leson (History of the French in India, pp. vii, viii) pronounces the history to be ‘generally a faithful record,’ though one which unfortunately treats the French ‘rather as accessories than as principals in the story.’ Thackeray, in ‘The Newcomes,’ makes it the favourite work of Colonel Newcome. Orme told Dr. Parr that in preparing the third volume he completely formed every sentence in his mind before writing it down. A third edition of the work appeared in 1780, fourth 1790, fifth 1799. There were other editions in 1803; 1861 London, and Madras. In 1782 Orme published ‘Historical Fragments of the Mogul Empire, of the Morattoes, and of the English Concerns in Indostan from the year 1659.’ This was reprinted in 1805 (London, 4to), with a memoir of the author, giving some extracts from his correspondence with Robertson the historian, and others (cf. Edin. Rev. January 1807, p. 391 seq.). Orme's essays ‘On the Origin of the English Establishment … at Broach and Surat’ and ‘A General Idea of the Government and People of Indostan’ were included in this volume. Though extremely laborious and accurate, he is said (Memoir, p. xxiv) to have had ‘little or no acquaintance with the learned languages of Asia.’ It appears from his memoranda that his favourite reading was in the Greek and Roman classics. He records the perusal in 1743 of Rapin's ‘History of England,’ ‘of which I do not remember a word.’
In 1792 he retired to Great Ealing, Middlesex, where he died on 13 Jan. 1801, in his 73rd year. He was buried on 21 Jan. in the churchyard of St. Mary's, Ealing (Lysons, Environs of London, Supplement, p. 130), where there is a memorial tablet describing him as ‘endeared to his friends by the gentleness of his manners’ (see engraving of tablet in Memoir, p. lxvii). He was an admirer of Dr. Johnson, and delighted in his conversation, saying that on whatever subject Johnson talked, he either ‘gives you new thoughts or a new colouring’ (Boswell, Life of Johnson, anno 1778, iii. 284, ed. Hill; cf. ib. ii. 300).
A bust of Orme at the age of forty-six, made in 1774 by J. Nollekens, R.A. (Smith, Nollekens, ii. 74), was bequeathed to the East India Company; an engraving of it forms the frontispiece to Orme's ‘Historical Fragments,’ ed. 1805. His face is described as expressing shrewdness and intelligence. Orme had a taste for painting and sculpture, and was a lover of Handel.
The circumstance that Orme was married is stated (Gent. Mag.) to have been unknown even to his intimate friends till after his death, when the court of directors of the E. I. C. settled a small annuity on his widow (the Memoir makes no mention of the marriage). He bequeathed to his friend and executor, John Roberts, chairman of the court of directors, all his books, manuscripts, &c., with a request—duly carried out—that he would present them to the East India Company. This collection, now in the library of the India Office, consists of fifty-one volumes of printed tracts on India and the East India Company; 231 manuscript volumes, compiled by Orme, containing a vast body of information on Indian affairs; letters relating to the company's affairs; maps, charts, plans, &c. (Gent. Mag. 1803, pt. i. p. 518). In the maps accompanying his published works Orme had marked many hundreds of places for the first time. A considerable part of Orme's library had been sold by him at Sotheby's about April 1796, when he gave up his house in Harley Street.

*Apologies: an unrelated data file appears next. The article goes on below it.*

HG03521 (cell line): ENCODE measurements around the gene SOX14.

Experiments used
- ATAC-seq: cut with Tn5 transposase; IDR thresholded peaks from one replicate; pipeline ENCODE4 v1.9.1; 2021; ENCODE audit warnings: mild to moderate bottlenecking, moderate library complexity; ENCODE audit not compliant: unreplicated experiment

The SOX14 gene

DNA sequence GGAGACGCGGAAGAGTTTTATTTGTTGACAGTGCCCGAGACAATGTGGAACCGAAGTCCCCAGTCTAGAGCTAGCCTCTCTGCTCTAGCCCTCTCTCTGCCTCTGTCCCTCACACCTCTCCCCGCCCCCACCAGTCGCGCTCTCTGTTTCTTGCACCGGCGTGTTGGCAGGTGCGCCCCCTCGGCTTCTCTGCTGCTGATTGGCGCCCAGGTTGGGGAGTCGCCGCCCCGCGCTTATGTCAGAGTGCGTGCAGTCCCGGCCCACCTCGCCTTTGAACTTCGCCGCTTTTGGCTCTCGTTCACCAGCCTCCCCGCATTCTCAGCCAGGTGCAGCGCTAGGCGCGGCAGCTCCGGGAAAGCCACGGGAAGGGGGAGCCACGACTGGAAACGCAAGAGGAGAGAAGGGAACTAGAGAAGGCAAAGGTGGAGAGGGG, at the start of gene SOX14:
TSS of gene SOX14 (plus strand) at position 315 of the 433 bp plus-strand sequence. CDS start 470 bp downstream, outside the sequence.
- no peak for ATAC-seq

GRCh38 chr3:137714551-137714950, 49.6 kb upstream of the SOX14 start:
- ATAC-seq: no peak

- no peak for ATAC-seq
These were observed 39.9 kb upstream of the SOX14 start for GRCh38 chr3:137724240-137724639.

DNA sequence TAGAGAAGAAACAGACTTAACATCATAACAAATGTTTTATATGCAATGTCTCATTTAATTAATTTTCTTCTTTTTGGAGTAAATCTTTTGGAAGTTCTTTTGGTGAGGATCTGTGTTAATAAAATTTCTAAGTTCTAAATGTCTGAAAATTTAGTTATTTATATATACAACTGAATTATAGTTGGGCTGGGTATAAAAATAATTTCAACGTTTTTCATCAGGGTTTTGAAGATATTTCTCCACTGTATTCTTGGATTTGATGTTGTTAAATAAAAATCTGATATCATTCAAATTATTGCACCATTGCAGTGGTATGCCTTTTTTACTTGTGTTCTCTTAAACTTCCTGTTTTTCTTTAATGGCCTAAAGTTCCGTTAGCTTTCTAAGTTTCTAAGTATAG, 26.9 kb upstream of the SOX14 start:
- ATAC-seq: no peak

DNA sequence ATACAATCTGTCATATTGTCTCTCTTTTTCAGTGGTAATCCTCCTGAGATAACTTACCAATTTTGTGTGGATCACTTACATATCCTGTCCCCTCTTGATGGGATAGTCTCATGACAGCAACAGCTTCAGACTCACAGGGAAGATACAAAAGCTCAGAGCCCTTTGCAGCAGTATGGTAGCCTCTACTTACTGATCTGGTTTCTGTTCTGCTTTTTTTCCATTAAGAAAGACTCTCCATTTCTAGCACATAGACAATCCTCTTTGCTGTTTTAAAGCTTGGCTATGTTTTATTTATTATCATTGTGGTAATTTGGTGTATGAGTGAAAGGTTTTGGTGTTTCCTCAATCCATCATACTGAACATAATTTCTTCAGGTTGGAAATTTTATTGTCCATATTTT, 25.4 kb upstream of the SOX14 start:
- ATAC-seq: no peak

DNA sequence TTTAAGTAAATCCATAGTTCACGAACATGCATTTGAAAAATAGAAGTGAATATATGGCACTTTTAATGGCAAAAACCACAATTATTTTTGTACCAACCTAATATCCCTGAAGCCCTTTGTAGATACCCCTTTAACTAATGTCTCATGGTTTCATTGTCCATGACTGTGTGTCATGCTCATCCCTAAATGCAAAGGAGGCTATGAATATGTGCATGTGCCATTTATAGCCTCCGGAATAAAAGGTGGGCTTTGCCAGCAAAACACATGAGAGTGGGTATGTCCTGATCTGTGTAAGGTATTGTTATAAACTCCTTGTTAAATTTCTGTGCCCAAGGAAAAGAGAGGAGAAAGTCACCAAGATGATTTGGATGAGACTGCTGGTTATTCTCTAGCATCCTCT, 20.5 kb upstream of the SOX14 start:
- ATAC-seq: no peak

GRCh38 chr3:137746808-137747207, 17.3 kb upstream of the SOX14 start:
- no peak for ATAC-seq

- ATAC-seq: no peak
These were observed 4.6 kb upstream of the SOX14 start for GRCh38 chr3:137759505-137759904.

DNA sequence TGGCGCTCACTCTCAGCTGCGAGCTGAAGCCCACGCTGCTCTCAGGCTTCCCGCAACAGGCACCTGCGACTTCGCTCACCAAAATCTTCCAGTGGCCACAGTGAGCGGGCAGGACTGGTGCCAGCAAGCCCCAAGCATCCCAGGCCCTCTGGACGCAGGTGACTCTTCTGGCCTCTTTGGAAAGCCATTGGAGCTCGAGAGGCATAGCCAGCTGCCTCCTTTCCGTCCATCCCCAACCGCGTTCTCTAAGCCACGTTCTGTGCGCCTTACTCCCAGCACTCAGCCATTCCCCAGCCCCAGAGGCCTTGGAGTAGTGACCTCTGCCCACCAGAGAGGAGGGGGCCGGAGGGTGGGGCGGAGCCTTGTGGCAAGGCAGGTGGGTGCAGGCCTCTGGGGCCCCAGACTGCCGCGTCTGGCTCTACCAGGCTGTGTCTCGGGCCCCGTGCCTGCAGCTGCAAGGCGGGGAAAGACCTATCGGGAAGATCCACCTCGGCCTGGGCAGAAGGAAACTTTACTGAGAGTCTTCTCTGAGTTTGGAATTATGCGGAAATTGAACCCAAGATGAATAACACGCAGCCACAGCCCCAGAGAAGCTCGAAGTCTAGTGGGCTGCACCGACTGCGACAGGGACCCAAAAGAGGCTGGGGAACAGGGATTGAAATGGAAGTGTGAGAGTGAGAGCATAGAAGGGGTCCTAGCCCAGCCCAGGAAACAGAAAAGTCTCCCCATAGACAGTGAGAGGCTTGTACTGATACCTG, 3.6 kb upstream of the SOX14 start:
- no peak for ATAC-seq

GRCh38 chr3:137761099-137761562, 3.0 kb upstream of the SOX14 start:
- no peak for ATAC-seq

[Memoir of Orme prefixed to the Historical Fragments, ed. 1805 (cited above as Memoir); Aiken's General Biography, 1808, art. ‘Orme;’ Gent. Mag. 1803 pt. i. pp. 517, 518 (Memoir reprinted from the Asiatic Annual Register), pt. ii. p. 799; Chalmers's Biogr. Dict.; Allibone's Dict. Engl. Lit.; Nichols's Lit. Anecdotes, iii. 499; Encyclop. Brit. 9th ed. ‘Orme;’ Cat. of E. I. C. Library; Brit. Mus. Cat.; authorities cited above.]
ORME, WILLIAM (1787–1830), congregational minister, was born at Falkirk, Stirlingshire, on 3 Feb. 1787. His parents removed to Edinburgh, where in 1792 he began his education under a schoolmaster named Waugh. On 1 July 1800 he was apprenticed for five years to a wheelwright and turner. His father died in October 1803. About this time he came under the influence of James Alexander Haldane [q. v.], whose preaching at the Tabernacle in Leith Walk, Edinburgh, had attracted him. In October 1805 he was admitted by Robert Haldane (1764–1842) [q. v.] as a student for the ministry at a seminary under George Cowie. The usual term of study was two years. Orme's periods of study, interrupted by a preaching mission in Fife (1806), amounted to little more than a year in all. On 11 March 1807 he became pastor of the congregational church at Perth, where he was ordained. About 1809 he broke with Robert Haldane, in consequence of Haldane's adoption of baptist views, and took part in the controversy hence arising. He declined a call to the congregational church at Dundee. In the development of Scottish congregationalism he took an active part, especially aiding in the formation (1813) of the ‘Congregational Union of Scotland,’ and in the establishment (1814) of a divinity hall at Glasgow. His